Saturday, July 14, 2007
Beginning fireworks
We played with some of the really benign stuff. Emma really doesn't know what to make of it all. In the first photo she's looking at the "snakes." She decided those were OK. In the next picture you can see she's not sure at all about the tanks.

History of Hospitality - Roman
Copyright 1916, Curtice Brothers Co., Rochester, NY.

Wednesday, July 11, 2007
History of Hospitality - Greek
Copyright 1916, Curtice Brothers Co., Rochester, NY.

I'm sorry
The phrase of the day is "I'm sorry."

When I was dressing Emma this morning she knocked her diaper down behind the dresser. I said, "Emma, stop that! You lost your diaper." She said "I'm sorry, Mommy." "I'm sorry I lost the diaper." "I'm sorry." She kept on and kept on saying it.

On the drive up to Mary's she was still saying "I'm sorry."

After work we ran by the store and picked up a few groceries. We let her get one of those freezy pops in plastic, whatever you call them. She ate some of it, dropped most of it on the floor and then when I put her in the car she handed it to me. It was empty except for a little juice in the bottom so I gave it to Grandma to throw in the trash. We took off down the road and she said, "Where's my freezy pop?" I thought she was done with it, I didn't realize she wanted it back. I told her, "I'm sorry, Emma, I didn't realize you weren't done with it. I gave it to Grandma to throw away." We drove a little while and she says, "I'm sorry." I said, "What?" She said, "I'm sorry you took the freezy pop away from me and threw it away. I wanted it back." Oh boy.
Monday, July 09, 2007
A Pictorial History of Hospitality
Copyright 1916, courtesy of the Curtice Brothers Co., Rochester, NY. It's a lithograph print and very detailed. I thought I'd share it with you. Curtice Brothers Co. started in 1868 and was an "ancestor" company to Birds Eye Foods. This little pamphlet will show the "history of hospitality" and give you an idea of what was cookin' back in 1916. I think we should start with the "Minced Tongue on Toast," shall we?

Be sure and click on the pictures for better detail.

Sunday, July 08, 2007
20th high school reunion
Apparently, it's not happening. Which is pretty anticlimactic. I'm guessing they bagged it because the turnout for the 15th reunion was dismal. I could have told them not to bother with that one because we had a good 10th reunion and the 20th would be the next big one people would look forward to. No one asked. I skipped the 15th myself.

High school reunions are uncool. I get it, all you hipper-than-thous. It's not like I'm interested because I want to show off my Maserati and my millions. I'd go as the invisible woman if I could. I'd just like to see some folks to see where they are in life now. To see how they've changed, what they're doing, if they exceeded expectations or not.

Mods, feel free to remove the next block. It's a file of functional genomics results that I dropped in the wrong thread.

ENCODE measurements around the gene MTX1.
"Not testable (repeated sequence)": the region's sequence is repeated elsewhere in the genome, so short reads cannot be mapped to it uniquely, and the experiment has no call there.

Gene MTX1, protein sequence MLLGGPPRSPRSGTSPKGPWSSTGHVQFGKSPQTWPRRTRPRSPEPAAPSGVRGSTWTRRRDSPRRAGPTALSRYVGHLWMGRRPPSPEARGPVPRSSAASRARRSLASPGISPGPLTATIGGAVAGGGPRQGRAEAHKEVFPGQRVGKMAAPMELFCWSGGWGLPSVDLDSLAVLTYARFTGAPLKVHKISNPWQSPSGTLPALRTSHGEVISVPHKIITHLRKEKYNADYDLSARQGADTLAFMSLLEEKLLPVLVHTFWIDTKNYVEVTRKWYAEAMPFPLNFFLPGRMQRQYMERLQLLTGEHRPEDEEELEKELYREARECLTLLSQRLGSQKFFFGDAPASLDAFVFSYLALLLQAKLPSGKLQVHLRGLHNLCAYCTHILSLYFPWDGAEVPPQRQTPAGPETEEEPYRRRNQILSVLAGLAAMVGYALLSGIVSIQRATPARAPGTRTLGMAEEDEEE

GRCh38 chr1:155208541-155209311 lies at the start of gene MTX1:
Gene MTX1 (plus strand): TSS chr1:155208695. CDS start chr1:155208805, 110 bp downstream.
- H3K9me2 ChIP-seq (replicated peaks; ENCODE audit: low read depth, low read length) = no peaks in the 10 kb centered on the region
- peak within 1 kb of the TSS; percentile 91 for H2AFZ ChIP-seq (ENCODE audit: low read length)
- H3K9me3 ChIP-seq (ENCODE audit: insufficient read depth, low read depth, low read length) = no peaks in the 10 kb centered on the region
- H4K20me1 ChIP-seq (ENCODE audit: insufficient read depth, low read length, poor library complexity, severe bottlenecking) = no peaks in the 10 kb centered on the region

I was fairly disappointed in my tenth reunion because some of the cliques seemed as tight as ever. Our class was never very cohesive. It felt like everyone expected you to be exactly as you were when you graduated and had no real curiosity about who you were now. I saw some of my favorite people from high school and hung out with some I'd never socialized with that much. I tried to get around.

Anyway, phooey for the fact that my stupid curiosity about people will not be slaked. Googling them just isn't the same.

I suppose I'll have to resign myself to doing what I did instead of going to my 15th reunion. Watching the greatest high school reunion movie EVAH! "Grosse Point Blank."
Book recommendation: "I Love You, Beth Cooper"

For those of you who are fans of the John Hughes teen movies of the 80's, this book is for you. And for everyone who ever went to high school.

It starts with Denis Cooverman's valedictory speech at graduation. After a long school career at the lowest rung on the social food chain, brilliant ubernerd Denis decides to throw caution to the wind and declare his love for the head cheerleader, Beth Cooper. He also says exactly what he's always wanted to say to select members of the listening audience. Graduation night hilarity ensues. The book is unabashedly derivative of the John Hughes films we grew up with, but adds so much originality and so many laugh-out-loud moments that it feels more like a loving homage, updated for the social mores of the oughties.

It's not deep literature, just great entertainment. I highly recommend it for a light read.